CD Reviews

SIBARG ENSEMBLE: Cipher

In the summer of 1977, through sheer providence, at the tender age of 19, I attended a concert by John McLaughlin and Shakti, an East meets West band featuring musicians from the North and South Indian music traditions. Even though I was more interested in McLaughlin’s recently disbanded Mahavishu Orchestra, from the very first moment I was swept away by the power and beauty of the music, and some 41 years later, that concert continues to resonate.

I felt a similar sense of excitement after hearing Cipher, the debut album from the Sibarg Ensemble, whose members include three Persian musicians and three Americans. The music on this disc flows with an organic authenticity that reflects strong ties to both traditional Persian music and the improvisational aspect of jazz. Most of the members of the group met as students at UCSD.

Kyle Motl’s “Azal,” opens the album in a very free landscape with contrabass bowing against Andrew Munsey’s cymbal washes before the entire band ignites on a tight 17-beat unison riff that combines Ebrahim Poustinchi’s Robab (an Afghan stringed instrument)and the decidedly soulful Kamancheh (Persian violin) of Niloufar Shiri. After a monstrously virtuosic solo from the composer, the clear and resonant vocal of Hesam Abedini emerges, adapting a poem by Omar Khayyam while Shiri adds a final thought.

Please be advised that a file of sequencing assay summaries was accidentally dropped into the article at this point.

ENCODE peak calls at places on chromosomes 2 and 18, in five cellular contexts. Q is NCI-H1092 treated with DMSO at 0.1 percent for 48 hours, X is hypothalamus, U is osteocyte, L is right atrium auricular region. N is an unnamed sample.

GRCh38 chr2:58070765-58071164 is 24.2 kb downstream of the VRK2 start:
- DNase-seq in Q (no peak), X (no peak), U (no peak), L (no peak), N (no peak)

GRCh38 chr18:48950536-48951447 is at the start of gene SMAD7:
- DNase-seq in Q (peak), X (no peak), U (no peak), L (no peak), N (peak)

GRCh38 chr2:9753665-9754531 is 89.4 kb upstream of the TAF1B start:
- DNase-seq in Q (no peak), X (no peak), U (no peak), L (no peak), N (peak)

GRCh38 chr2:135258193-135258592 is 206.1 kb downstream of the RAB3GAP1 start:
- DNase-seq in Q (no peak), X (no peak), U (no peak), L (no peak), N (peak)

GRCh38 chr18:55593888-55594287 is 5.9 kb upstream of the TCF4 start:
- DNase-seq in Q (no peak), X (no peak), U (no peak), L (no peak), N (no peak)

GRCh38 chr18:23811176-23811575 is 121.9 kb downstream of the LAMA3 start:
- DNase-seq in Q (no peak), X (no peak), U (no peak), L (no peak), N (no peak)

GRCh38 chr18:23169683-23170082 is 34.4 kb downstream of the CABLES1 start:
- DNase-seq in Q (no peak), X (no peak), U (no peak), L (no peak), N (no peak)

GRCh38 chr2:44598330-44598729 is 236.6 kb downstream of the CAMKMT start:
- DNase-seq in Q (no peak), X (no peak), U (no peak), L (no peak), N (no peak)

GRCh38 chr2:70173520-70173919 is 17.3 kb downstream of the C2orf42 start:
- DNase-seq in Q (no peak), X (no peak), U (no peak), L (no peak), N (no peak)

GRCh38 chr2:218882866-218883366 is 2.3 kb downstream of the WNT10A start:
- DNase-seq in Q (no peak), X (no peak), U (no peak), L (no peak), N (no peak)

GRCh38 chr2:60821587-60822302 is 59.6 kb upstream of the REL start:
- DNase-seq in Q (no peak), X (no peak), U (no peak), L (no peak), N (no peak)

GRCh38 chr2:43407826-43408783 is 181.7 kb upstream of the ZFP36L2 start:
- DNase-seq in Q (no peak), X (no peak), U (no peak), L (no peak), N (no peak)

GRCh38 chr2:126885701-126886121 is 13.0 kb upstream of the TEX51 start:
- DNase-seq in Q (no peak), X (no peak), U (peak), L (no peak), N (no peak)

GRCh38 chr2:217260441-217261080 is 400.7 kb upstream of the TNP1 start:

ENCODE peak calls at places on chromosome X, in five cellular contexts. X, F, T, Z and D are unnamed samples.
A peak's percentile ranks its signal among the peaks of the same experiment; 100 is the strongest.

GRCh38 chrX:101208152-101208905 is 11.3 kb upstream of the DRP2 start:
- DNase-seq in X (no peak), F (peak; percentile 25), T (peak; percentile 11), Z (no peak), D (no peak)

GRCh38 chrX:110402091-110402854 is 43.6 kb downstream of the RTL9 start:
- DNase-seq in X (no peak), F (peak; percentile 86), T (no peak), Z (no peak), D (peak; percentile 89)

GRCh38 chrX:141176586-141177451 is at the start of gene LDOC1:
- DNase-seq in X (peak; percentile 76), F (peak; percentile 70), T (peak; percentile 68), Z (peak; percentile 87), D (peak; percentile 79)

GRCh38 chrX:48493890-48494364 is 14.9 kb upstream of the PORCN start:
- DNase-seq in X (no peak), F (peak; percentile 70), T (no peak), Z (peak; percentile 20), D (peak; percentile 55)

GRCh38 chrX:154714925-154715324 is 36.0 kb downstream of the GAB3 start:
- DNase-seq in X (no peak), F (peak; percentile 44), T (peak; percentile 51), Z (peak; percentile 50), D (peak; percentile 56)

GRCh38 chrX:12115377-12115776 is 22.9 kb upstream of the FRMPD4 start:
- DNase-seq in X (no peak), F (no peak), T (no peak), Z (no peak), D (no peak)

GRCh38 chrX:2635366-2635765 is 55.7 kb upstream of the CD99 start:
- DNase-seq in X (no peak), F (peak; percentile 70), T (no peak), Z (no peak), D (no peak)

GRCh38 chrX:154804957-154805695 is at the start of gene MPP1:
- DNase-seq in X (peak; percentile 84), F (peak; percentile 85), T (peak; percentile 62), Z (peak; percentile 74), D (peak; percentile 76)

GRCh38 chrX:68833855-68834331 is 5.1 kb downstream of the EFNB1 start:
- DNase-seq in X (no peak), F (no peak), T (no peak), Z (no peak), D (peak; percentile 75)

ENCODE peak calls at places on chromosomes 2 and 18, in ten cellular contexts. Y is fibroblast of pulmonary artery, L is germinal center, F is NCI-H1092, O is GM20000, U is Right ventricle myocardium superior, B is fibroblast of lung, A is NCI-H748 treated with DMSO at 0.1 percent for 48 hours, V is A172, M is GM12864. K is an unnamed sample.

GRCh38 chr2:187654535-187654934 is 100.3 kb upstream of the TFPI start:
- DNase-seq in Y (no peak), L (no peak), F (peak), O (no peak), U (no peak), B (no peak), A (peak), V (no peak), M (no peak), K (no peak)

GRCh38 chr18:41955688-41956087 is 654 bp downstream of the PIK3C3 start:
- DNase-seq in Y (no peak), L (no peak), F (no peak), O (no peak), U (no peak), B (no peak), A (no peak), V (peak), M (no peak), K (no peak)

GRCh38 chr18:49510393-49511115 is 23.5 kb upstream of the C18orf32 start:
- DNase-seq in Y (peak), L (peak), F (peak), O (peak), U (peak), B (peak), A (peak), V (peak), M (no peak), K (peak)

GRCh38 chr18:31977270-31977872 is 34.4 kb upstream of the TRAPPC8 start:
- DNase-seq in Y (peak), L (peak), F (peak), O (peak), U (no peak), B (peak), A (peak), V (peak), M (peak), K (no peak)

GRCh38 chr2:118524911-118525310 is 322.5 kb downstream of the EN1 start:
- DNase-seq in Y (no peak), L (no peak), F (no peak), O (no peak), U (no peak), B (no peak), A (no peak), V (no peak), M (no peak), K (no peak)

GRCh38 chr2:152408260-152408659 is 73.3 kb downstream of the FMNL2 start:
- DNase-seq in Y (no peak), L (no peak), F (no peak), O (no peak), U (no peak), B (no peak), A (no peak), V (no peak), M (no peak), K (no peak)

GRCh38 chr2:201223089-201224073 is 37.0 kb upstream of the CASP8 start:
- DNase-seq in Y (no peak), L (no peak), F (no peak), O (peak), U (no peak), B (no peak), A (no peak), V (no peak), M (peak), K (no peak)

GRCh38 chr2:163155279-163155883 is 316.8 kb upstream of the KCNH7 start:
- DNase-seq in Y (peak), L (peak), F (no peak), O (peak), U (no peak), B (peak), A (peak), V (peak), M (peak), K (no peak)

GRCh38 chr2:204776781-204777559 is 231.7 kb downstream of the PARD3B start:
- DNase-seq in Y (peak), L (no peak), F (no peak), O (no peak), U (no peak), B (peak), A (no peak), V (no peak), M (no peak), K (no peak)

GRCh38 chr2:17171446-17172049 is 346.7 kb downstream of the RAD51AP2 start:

A priceless moment occurs on “Sari Galin,” which begins with the soft strings in ¾ meter by Poustinchi and Shiri, laying out the mournful contours of the melody, sung in both Farsi and Armenian by Abedini and Shiri. It is not necessary to know either language to understand that star-crossed love is the subject matter at hand. Motl carves out a beautiful solo straight out of the virtuoso bass tradition. Abedini’s voice reflects an incredible command of pitch and clarity.

The title track was written by pianist Joshua Charney, setting a verse from the 13th-century poet Rumi to a relentless beat from Munsey. The composer really comes alive on this one, with keys flying while engaging all instruments into the excitement. But it is Abedini’s stunning display of vocal ornamentation that takes this piece to a higher level.

Motl’s muscular bass powers the seven-beat “Four Parts,” inspired by the Radif. Charney’s piano and Munsey’s clear, distinctive ride cymbal pings set the stage for the gorgeous unisons of the strings on the melody. After a wonderful solo from Poustinchi, Abedini’s voice reaches into the heavens and Shiri concludes with a soulful aside. Everyone gets the chance to make a contribution on this piece making it all the more indelible.

This is wonderful music. The world needs more of this.

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